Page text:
St. Paul’s Growing Parking Dilemma to Be Fixed..But at a Cost

(COVINGTON, La.) The St. Paul’s tennis courts have proudly stood at the corner of S. Jefferson Avenue and W. 12th Avenue for decades.  The two-and-a-half court set up has evidently worked well for the state championship-winning tennis program. Although, in recent years it has become increasingly dilapidated.

However, due to the ever-increasing issue of parking spaces, the St. Paul’s administration has decided to demolish the tennis courts in favor of parking.

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“They shredded my home,” senior tennis player Kent Shiell said.

The St. Paul’s tennis team will now move their daily practices to the Stone Creek Health and Tennis Club.

The issue with the current courts does not lie simply in the poor condition, but also in the fact that a school requires four courts to host a tournament, and the SPS courts were not adequate to host an event. Moreover, as the St. Paul’s student body continues to grow, the already strained parking situation is sure to proliferate. In an effort to solve the problem, the administration saw no other option than converting the tennis courts.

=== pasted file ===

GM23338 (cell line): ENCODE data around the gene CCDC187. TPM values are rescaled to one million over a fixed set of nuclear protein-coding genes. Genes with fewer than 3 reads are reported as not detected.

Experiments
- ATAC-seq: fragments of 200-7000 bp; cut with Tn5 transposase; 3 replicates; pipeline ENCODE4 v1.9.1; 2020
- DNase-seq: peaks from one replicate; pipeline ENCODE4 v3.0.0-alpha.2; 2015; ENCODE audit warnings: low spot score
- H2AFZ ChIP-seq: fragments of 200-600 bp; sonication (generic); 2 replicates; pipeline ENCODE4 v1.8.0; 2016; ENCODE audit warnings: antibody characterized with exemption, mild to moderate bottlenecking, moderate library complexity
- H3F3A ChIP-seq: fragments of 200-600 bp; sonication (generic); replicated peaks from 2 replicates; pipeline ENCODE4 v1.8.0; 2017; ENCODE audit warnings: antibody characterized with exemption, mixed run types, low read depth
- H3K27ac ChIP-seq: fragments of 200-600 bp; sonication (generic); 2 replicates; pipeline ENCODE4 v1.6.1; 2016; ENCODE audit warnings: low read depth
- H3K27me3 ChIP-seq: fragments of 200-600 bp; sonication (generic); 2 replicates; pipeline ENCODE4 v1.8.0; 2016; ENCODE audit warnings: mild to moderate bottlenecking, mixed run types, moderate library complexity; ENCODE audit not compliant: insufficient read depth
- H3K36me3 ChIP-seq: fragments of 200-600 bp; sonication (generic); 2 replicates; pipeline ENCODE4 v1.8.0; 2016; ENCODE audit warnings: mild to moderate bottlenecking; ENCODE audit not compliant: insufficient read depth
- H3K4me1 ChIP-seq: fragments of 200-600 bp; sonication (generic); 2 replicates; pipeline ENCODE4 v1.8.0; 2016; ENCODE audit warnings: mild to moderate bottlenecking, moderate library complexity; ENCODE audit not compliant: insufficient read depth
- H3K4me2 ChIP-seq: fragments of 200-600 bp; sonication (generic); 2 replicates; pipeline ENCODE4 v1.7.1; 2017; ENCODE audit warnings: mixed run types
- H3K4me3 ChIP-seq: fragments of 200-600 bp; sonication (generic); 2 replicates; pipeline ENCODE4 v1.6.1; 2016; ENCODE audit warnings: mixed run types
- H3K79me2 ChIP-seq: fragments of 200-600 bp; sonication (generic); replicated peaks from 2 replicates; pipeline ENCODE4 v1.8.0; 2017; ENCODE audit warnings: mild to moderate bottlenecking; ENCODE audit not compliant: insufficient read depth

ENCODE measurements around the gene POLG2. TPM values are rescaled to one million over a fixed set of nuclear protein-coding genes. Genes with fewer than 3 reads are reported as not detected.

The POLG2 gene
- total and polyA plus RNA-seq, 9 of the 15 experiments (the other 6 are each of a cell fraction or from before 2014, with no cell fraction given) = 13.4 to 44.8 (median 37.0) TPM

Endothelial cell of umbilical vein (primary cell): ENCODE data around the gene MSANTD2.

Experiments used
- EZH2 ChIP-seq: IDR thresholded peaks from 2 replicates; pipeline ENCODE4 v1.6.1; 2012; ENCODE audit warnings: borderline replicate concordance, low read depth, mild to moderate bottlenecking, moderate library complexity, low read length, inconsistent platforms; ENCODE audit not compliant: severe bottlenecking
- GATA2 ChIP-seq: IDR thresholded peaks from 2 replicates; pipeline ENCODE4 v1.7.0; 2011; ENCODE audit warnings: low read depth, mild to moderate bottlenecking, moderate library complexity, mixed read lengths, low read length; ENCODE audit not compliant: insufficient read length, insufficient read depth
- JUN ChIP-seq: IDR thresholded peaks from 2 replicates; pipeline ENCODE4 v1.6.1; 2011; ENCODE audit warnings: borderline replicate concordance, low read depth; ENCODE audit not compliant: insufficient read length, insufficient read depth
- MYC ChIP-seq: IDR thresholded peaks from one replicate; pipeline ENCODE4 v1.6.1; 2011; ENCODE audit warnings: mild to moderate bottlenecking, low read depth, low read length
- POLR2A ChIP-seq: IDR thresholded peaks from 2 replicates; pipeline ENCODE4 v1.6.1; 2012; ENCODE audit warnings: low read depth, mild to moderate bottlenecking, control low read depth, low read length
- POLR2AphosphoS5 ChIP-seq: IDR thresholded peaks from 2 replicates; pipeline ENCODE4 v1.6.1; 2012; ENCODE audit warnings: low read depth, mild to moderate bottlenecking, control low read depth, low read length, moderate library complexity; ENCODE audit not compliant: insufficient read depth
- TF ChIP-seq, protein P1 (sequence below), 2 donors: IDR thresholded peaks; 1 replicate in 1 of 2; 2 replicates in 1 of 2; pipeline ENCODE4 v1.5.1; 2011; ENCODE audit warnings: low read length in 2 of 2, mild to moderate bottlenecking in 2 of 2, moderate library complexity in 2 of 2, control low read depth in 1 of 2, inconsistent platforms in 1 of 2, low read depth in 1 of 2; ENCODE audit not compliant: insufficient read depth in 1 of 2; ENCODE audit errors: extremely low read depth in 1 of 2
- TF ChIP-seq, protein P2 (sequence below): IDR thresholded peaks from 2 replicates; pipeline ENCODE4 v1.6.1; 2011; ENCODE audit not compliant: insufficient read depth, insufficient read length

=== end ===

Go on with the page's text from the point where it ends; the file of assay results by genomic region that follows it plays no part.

“The plan was to originally buy the duplex next to the current tennis court to make room for new courts…the man who owns the duplex refused to sell,” Principal Trevor Watkins said.

Yet, those affiliated with the tennis team are persistent in their assertion that there must be courts on campus.

“I feel as a tennis team we need courts to practice on, whether that comes now or in the future, but we definitely need courts at some point,” Assistant Tennis Coach Andrew Dart said.

However, the construction of the new lot will provide much needed parking relief for events held in the school’s Briggs Assembly Center, which is located on the opposite side of S. Jefferson Avenue.

The new water spigot for parking lot irrigation arises from the concrete. (photo by Forge Mathes)

The original tennis court slab will be kept for the parking lot itself, but city ordinances require landscaping and trees to surround any new construction project, Watkins said.

To deal with irrigation concerns arising from the landscaping, a water spigot was installed in the middle of the parking lot. In order to supply water access to the spigot, a pipe was run from Lasalle Hall across the street to the spigot. Two smaller pipes were also run at the same time to provide electricity to a lamp which will be installed to illuminate the parking lot.

Pipes for electrical lines lie exposed adjacent to Lasalle Hall, waiting to be wired. (photo by Forge Mathes)

According to Watkins, the pipes will connect to Lasalle Hall, the water pipe tapping into a water line running into the upstairs Lasalle bathroom, and the electrical lines tapping into the Lasalle circuit breaker.

Because S. Jefferson Avenue runs in between Lasalle Hall and the new parking lot, there were additional complications in placing the pipes. Public utilities such as gas and water lines were first located, and then Gulf Mechanical Contractors used a boring company to drill a hole under the street and place the pipes underground.



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